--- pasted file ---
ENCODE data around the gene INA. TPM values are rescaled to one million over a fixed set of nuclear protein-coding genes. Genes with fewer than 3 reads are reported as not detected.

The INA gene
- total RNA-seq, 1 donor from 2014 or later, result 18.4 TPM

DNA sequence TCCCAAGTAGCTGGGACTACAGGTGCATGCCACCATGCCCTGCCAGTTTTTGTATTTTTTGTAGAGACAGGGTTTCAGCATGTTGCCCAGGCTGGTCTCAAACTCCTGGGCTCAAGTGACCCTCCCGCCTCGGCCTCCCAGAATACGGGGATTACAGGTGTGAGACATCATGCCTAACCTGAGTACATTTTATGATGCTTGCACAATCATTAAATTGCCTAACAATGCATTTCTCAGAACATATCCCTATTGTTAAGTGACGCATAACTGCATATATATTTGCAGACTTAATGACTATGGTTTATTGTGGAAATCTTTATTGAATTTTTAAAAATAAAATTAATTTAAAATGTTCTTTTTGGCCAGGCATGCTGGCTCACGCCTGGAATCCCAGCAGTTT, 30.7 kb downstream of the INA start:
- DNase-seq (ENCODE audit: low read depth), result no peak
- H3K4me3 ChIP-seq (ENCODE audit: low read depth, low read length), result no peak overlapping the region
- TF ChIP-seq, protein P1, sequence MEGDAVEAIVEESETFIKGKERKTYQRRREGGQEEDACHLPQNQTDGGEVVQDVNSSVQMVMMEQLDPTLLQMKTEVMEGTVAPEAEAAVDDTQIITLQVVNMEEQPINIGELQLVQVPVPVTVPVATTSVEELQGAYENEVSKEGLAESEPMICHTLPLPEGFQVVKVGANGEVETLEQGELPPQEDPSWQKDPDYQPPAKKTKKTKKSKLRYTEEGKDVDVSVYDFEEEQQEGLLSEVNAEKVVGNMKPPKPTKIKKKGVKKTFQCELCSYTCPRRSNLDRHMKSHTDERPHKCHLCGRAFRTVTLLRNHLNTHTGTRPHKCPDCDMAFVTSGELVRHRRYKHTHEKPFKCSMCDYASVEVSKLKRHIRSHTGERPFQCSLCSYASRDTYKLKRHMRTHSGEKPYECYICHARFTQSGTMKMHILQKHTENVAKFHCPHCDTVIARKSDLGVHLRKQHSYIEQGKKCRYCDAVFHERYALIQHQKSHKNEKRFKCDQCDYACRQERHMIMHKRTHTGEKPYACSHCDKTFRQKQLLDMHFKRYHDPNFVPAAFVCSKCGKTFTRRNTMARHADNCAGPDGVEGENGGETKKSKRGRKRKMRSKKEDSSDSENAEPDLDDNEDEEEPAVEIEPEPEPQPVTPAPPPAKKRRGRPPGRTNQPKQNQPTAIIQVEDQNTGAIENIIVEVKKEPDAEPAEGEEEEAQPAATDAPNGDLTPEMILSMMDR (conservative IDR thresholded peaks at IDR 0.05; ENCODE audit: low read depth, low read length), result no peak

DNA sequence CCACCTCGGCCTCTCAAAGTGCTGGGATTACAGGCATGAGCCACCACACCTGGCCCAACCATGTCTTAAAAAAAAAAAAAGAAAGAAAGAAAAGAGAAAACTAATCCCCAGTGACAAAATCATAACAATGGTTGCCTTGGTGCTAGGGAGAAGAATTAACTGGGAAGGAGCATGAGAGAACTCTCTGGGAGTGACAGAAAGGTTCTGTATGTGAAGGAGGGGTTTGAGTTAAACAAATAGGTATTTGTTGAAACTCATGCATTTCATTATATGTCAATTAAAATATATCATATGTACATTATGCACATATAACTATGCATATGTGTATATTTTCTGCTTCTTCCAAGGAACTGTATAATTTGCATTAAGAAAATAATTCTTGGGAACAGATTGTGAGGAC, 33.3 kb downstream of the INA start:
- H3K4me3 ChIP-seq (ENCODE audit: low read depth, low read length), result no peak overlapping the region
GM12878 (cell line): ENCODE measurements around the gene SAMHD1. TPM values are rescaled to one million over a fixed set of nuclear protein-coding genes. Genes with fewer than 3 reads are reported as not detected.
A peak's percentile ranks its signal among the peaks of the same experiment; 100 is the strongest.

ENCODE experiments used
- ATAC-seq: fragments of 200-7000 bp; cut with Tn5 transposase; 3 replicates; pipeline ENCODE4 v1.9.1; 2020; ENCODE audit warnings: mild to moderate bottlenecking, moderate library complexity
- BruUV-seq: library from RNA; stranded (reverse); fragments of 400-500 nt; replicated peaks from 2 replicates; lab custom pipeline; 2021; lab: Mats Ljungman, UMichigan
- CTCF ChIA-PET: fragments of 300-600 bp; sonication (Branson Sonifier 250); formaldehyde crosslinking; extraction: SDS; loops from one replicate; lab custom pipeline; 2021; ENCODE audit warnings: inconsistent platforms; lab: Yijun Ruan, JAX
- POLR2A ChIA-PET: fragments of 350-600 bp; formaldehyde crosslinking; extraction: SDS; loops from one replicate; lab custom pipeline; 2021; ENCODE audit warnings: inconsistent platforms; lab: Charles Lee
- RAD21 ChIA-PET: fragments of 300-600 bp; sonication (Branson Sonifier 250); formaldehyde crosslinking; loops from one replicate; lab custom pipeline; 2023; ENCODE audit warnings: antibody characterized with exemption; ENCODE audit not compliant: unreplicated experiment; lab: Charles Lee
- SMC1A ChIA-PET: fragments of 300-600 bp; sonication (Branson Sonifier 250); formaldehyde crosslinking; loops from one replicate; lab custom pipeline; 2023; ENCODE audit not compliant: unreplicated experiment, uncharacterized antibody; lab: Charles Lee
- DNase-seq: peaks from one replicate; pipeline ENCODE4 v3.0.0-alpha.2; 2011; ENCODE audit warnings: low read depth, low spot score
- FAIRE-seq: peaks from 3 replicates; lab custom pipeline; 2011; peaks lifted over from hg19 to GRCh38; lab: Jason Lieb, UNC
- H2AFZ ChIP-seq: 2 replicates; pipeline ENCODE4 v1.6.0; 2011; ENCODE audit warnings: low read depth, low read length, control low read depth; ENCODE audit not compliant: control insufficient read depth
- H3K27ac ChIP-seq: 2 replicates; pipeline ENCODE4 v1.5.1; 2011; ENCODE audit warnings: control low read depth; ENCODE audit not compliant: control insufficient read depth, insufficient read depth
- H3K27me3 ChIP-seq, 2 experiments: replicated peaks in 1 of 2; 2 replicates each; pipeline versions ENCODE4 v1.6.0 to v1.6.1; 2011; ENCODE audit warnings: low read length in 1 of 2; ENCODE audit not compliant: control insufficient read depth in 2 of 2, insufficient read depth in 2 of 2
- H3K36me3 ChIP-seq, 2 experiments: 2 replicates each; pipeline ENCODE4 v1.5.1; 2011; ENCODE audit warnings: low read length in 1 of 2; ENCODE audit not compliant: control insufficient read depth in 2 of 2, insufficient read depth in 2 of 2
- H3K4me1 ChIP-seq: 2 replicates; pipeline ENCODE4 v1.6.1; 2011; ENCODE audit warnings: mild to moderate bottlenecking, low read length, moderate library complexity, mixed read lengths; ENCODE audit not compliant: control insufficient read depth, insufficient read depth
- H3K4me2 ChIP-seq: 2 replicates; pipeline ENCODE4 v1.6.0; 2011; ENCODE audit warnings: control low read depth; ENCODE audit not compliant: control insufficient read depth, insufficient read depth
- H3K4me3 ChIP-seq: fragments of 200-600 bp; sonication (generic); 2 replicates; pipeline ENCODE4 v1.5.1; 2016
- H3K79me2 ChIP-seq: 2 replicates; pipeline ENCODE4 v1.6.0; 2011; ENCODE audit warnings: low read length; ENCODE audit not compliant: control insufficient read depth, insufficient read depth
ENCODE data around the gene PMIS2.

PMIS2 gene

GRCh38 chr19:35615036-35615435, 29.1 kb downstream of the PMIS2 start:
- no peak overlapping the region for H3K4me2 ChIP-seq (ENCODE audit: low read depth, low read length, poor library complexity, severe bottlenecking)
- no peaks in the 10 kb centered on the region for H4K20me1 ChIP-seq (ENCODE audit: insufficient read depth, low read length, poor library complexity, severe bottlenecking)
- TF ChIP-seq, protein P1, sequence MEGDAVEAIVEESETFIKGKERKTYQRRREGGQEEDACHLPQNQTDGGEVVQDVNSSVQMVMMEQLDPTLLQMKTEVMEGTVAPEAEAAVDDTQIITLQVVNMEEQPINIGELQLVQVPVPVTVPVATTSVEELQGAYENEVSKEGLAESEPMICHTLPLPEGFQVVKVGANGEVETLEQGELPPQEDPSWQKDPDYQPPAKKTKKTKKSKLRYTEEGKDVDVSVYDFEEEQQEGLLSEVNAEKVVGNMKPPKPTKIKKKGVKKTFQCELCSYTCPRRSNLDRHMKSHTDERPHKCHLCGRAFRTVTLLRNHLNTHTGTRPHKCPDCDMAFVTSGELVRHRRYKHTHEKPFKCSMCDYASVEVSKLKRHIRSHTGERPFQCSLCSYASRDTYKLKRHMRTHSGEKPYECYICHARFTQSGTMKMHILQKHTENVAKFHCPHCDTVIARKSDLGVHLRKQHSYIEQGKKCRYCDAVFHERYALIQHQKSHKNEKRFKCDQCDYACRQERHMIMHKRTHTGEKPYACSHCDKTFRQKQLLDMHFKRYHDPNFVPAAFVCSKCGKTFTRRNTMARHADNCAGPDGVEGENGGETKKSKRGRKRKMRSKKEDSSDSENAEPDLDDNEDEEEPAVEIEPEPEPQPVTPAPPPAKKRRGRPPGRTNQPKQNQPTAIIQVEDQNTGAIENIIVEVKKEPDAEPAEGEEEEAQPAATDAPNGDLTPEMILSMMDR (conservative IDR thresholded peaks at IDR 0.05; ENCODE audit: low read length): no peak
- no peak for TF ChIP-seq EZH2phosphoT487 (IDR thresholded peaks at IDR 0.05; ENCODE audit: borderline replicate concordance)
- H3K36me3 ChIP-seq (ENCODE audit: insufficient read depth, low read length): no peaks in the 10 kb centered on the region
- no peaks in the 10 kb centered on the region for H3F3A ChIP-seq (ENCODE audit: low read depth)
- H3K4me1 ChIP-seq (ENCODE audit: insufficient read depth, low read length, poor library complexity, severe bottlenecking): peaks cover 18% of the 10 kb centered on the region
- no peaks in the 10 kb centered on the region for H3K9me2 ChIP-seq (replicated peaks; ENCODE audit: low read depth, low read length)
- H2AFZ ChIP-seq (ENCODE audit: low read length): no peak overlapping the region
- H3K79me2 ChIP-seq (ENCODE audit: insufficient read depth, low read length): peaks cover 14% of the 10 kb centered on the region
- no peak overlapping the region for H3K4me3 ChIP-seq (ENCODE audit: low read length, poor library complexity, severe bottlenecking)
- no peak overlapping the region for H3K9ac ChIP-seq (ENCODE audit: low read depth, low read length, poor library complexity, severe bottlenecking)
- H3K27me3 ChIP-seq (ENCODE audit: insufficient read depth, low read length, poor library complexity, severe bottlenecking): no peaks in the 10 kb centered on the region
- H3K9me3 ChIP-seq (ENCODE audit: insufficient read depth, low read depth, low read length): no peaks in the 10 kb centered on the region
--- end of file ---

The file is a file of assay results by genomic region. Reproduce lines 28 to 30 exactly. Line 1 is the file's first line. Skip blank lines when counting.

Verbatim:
- H3K79me2 ChIP-seq: 2 replicates; pipeline ENCODE4 v1.6.0; 2011; ENCODE audit warnings: low read length; ENCODE audit not compliant: control insufficient read depth, insufficient read depth
ENCODE data around the gene PMIS2.

PMIS2 gene